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Thread: Coder's Hang-out

  1. #91
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    Quote Originally Posted by kohlrak
    Makes a big difference actually. Singing halves the number of positives intergers.
    O RLY?

    If you have no need for negative integers, then use unsigned integers. Anyway, nothing stops you from interpreting numbers the way you want, and in C++, you can even redefine the operators.

  2. #92
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    Actually, my table (i'm learning more and more about binary usign win calc, which seems to hold a biiiiiiit more logic than what you said) says you forgot somthing...

    Binary:
    1 = 1
    2 = 10
    3 = 11
    4 = 100
    5 = 101
    6 = 110
    7 = 111
    8 = 1000
    9 = 1001
    10 = 1010
    11 = 1011
    12 = 1100
    13 = 1101
    14 = 1110
    15 = 1111
    16 = 10000
    17 = 10001
    18 = 10010
    19 = 10011
    20 = 10100
    21 = 10101
    22 = 10110
    23 = 10111
    24 = 11000
    25 = 11001
    26 = 11010
    27 = 11011
    28 = 11100
    29 = 11101
    30 = 11110
    31 = 11111
    32 = 100000
    Bit: (5/8 byte format with signing)
    0 = 00000
    1 = 00001
    2 = 00010
    3 = 00011
    4 = 00100
    5 = 00101
    6 = 00110
    7 = 00111
    8 = 01000
    9 = 01001
    10 = 01010
    11 = 01011
    12 = 01100
    13 = 01101
    14 = 01110
    15 = 01111
    -1 = 11111
    -2 = 11110
    -3 = 11101
    -4 = 11100
    -5 = 11011
    -6 = 11010
    -7 = 11001
    -8 = 11000
    -9 = 10111
    -10 = 10110
    -11 = 10101
    -12 = 10100
    -13 = 10011
    -14 = 10010
    -15 = 10001
    -16 = 10000

    As you can see, the negatives must have 1 higher value than the positives, which means you xor everything then -1 (which is what you forgot), otherwise, you would (in the above standard) have 11111 would be -0 rather than -1. You cannot possibly have a -0.

  3. #93
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    Quote Originally Posted by kohlrak
    Actually, my table (i'm learning more and more about binary usign win calc, which seems to hold a biiiiiiit more logic than what you said) says you forgot somthing...
    As you can see, the negatives must have 1 higher value than the positives, which means you xor everything then -1 (which is what you forgot), otherwise, you would (in the above standard) have 11111 would be -0 rather than -1. You cannot possibly have a -0.
    Hmm... you could start by reading what I posted above.
    Two's complement is the most used representation, and I quote "you get the two's complement representation of a number by adding one to the one's complement form". The one's complement form is simply the negative numbers being inverted, and sticking a sign bit to the beginning.
    And I managed to 'guess' the value of -3, so also you could've compared that.
    And yeah, there is a standard where you DON'T add one to the negative forms, but the one you're looking for was mentioned directly below that in my post.

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    I missed that part. lol

    But a standard like that would have a -0, what the heck?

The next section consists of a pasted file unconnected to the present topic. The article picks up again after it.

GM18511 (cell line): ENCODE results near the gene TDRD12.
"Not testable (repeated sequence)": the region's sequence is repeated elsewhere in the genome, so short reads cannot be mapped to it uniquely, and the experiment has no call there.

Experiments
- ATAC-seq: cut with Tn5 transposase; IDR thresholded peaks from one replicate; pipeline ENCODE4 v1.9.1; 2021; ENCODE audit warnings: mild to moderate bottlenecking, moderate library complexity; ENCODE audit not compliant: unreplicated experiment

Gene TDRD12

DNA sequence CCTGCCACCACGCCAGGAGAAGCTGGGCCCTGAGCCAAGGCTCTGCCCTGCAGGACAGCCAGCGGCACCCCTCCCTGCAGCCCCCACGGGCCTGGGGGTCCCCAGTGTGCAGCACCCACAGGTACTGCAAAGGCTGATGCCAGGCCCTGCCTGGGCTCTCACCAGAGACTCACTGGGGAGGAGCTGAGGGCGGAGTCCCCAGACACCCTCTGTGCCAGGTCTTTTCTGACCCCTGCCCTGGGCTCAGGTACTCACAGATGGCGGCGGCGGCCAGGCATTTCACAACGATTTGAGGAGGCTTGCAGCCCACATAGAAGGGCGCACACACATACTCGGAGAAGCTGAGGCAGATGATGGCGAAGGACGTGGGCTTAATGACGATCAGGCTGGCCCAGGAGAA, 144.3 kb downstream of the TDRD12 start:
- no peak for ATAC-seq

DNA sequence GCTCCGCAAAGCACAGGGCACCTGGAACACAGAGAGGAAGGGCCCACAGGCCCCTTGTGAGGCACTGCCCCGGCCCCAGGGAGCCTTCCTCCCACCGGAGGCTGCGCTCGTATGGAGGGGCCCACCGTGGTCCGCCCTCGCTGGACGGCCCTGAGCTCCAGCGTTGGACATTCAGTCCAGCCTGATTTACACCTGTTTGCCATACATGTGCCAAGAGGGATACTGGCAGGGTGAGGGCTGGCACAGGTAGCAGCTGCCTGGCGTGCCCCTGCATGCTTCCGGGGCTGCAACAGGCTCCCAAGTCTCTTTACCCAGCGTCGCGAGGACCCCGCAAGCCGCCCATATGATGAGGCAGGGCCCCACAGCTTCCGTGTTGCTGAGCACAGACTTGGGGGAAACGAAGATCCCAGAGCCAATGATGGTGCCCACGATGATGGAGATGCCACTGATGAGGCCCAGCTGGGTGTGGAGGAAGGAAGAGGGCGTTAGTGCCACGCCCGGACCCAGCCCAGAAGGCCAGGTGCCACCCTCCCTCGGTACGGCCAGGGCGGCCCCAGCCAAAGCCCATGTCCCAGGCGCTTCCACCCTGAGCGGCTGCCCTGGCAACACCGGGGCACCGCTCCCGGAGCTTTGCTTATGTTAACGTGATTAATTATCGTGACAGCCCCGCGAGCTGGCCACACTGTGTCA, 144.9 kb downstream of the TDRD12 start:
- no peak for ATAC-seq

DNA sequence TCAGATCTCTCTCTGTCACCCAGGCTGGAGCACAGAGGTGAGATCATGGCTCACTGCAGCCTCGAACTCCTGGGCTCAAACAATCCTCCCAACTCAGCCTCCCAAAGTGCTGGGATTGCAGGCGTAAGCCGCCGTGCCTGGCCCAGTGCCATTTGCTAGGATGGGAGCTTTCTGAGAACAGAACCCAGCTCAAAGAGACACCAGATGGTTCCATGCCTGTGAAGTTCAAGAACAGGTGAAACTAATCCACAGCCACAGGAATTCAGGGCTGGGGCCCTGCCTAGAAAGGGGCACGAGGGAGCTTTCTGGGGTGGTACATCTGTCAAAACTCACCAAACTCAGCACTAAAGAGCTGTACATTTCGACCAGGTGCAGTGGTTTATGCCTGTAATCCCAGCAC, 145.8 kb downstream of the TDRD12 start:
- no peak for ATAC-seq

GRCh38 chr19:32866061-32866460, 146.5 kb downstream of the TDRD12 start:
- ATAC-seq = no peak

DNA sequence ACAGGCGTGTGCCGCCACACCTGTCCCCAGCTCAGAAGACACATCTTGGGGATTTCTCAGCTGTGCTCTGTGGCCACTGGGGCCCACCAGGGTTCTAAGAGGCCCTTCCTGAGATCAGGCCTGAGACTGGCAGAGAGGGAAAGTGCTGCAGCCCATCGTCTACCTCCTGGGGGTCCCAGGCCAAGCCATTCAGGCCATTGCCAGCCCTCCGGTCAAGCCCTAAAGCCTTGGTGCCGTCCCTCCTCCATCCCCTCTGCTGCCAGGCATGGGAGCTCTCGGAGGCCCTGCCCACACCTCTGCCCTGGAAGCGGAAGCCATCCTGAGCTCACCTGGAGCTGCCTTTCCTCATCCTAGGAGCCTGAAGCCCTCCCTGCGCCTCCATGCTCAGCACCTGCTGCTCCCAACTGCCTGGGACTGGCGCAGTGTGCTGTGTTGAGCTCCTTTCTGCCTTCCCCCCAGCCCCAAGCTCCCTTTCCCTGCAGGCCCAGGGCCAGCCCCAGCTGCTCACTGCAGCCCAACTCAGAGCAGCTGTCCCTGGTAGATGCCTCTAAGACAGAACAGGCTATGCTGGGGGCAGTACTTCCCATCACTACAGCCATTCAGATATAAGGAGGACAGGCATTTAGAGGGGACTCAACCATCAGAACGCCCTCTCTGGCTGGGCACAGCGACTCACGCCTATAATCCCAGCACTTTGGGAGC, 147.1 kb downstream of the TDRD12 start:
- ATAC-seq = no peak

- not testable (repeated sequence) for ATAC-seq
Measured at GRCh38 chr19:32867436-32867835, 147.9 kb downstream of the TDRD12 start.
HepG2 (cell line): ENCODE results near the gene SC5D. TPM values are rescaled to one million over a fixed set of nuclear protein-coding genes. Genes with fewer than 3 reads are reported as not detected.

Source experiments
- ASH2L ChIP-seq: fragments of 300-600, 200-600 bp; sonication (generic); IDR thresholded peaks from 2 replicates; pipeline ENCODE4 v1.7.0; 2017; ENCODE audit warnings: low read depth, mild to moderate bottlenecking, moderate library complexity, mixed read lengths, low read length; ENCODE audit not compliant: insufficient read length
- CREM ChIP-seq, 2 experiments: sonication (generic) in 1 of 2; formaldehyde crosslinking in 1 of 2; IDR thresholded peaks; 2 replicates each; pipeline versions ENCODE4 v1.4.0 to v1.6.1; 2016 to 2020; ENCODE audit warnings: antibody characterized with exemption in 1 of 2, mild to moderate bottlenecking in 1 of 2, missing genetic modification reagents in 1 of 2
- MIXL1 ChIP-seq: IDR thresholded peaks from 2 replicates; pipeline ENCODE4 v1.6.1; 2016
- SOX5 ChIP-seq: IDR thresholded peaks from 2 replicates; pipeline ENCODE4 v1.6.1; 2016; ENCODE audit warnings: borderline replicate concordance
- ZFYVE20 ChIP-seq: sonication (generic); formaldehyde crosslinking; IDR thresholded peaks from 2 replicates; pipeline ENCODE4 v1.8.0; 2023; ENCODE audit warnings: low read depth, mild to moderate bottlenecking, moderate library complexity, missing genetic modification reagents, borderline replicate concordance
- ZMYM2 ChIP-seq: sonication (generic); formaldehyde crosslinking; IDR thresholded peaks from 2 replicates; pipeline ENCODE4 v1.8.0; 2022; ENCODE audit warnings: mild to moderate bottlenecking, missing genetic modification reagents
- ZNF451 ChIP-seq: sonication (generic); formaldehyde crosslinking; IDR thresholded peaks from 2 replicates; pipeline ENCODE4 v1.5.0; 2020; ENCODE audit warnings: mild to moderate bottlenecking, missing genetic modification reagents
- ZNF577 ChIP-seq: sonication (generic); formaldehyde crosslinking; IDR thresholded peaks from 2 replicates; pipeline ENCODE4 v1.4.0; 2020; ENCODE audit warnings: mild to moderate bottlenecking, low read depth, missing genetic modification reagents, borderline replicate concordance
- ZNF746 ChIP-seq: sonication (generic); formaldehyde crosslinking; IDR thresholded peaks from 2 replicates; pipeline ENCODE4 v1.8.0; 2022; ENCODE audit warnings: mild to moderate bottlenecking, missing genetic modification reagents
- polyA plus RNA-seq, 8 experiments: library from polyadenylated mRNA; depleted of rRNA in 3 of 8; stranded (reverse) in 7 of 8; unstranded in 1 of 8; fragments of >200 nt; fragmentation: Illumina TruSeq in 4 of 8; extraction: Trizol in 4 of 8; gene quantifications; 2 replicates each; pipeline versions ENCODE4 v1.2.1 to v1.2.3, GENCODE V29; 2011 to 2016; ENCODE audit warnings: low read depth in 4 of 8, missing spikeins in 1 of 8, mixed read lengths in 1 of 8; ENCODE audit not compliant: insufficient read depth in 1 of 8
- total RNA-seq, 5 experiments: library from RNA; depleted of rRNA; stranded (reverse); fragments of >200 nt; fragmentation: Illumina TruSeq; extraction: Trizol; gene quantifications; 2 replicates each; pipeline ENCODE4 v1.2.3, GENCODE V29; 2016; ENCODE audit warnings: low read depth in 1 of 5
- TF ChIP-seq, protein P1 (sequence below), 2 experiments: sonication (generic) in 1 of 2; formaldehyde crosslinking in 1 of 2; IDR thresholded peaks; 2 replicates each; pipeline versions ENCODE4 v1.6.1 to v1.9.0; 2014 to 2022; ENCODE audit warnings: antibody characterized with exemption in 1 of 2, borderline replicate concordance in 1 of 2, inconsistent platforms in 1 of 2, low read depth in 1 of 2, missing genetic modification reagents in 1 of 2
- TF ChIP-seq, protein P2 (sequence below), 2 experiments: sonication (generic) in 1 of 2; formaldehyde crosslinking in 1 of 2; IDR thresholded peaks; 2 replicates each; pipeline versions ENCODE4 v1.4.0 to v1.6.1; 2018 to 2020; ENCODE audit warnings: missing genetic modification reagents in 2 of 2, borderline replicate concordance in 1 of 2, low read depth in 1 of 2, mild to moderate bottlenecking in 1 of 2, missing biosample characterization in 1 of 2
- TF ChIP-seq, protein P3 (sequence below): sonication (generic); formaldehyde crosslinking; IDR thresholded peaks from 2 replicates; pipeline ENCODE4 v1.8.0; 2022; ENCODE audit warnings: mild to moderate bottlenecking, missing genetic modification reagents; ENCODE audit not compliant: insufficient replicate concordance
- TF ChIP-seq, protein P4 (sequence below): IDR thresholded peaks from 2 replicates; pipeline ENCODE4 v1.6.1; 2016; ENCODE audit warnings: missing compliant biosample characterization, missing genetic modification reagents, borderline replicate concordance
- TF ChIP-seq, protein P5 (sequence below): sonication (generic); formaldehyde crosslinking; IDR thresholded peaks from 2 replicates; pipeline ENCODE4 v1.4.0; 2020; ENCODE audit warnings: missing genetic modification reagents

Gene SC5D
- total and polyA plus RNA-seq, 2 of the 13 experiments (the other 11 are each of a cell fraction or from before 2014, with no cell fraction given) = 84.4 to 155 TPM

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    Well, yeah, it would. And it does. Still, it's just like any other number representation.
    Still, you could abuse that quirk, and use that value for error checking purposes. Or something.
    And, even though it's some sort of standard, noone's telling you what numeric representation you have to use. I mean, when you deal with any kind of computer, you don't care how it adds 2 and 3 together, as long as the result is 5. What matters is that it should be as fast as possible.

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    But is that really in our hands? Do we really have the ability to tell the computer to read binary in our own way? Waaaaaaaaaaait... we do.... *gets out screw driver*

  7. #97
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    I just had a brainwave, this Java piece which has been fucking me over for the last few weeks, I have only been able to figure out how to add an Entry (this basically boiled down to input prompts at the Add entry button which appended text to the text field. I just need to figure out how to "browse" as it were, for every entry, that I could select that entry (though thinking about it, I could put it as a JTextlist and simply put the browser on one line and press the delete button to do that, but I have no idea how to do that lol) but if I can delete that way then editing will not be a problem, as it will simply replace the first item (deleting then Adding) sos if this went waaaaaaaaay over your head `

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    hmm, does anyone know how to do a command that does something with a selected line in a JTextList?

  9. #99
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    Dude pkt-zer0 thanks for the idea with keybuffer!!!
    It seems that disabling local key repeat callbacks really
    improves engine speed. (like a nice kick in the ass )
    And comparing the speed of calls to Drawing function I can
    tell that keyboard callbacks are really CPU time consuming...

    For this you deserve a big one...but since I don't have
    anything to offer I'll present you with some rep.

    ^good rep of course